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The growing importance of cycle trails to tourism was recognised by the Government yesterday when Prime Minister John Key announced $8 millon worth of maintenance funding over four years for the New Zealand Cycle Trail Great Rides and an additional $500,000 for the Around the Mountains trail.
The extra funding for the Around the Mountains trail means the Southland District Council can complete the first stage of construction by the end of May and the township of Athol will be included.
The expectation is the Government's funding will be matched by at least 50% by local government ''and other interested parties''.
Mr Key said the funding was recognition of the importance of cycleways but it could only be accessed for significant weather damage or major improvements.
The Around the Mountains cycle trail, which is part of the New Zealand Cycle Trail Great Rides, received an additional boost because a route change, resulting from a land dispute, increased its overall cost. Southland Mayor Gary Tong said the additional funding would ensure the progression of the cycle trail.
''The sooner Southland can benefit from the Around the Mountains Cycle Trail, the better it is for our communities and the people who live in them.''
Mr Key estimated 97,000 people tackled New Zealand's Great Rides in January alone and last year the trails experienced a 56% average growth rate in the number of users.
Waitaki Mayor Gary Kircher said Mr Key's announcement was ''welcome'' news for the Alps 2 Ocean cycle trail. The council, along with trail supporters and backers, had ''ongoing'' discussions with the Government to secure additional funding, and the council would continue to work with the Government to create a fully off-road trail.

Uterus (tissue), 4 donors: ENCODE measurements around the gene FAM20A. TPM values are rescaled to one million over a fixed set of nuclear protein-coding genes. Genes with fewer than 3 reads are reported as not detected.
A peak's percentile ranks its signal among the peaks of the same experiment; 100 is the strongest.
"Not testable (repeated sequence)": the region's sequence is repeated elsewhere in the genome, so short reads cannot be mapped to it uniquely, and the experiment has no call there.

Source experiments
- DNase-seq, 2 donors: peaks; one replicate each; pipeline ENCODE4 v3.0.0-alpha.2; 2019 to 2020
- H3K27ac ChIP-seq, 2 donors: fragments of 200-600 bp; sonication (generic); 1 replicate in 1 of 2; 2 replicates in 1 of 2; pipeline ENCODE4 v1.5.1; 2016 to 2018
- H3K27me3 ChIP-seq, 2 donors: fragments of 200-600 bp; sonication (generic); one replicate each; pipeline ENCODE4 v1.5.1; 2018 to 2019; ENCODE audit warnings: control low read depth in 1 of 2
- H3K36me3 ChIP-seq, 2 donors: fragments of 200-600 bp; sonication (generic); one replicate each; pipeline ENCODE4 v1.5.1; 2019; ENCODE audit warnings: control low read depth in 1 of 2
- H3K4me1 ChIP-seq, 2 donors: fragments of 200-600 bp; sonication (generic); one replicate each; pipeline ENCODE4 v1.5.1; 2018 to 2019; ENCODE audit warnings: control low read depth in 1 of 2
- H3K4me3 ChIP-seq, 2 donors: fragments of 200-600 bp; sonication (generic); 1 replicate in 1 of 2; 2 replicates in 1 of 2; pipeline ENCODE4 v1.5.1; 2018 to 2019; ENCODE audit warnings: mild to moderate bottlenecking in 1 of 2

Initially, the trail received $2.75 million in funding from the New Zealand Cycle Trail fund in 2010, but that has already been spent, along with more than another $1.25 million in grants, donations and in-kind work.
About 40% of the trail, between Mt Cook/Aoraki and Oamaru, was off-road, but a further $2 million was needed to take the whole 312km trail off-road, he said.
Clutha Gold Charitable Trust chairman Rod Peirce called the news ''quite exciting''. This week, the Central Otago District Council agreed to include $100,000 in its draft annual plan for general maintenance of district cycle trails.
Roxburgh trail trust chairman Stephen Jeffery said the fund was good news but he wanted to see the details about what projects were eligible.
''I'd like to see what the conditions are.''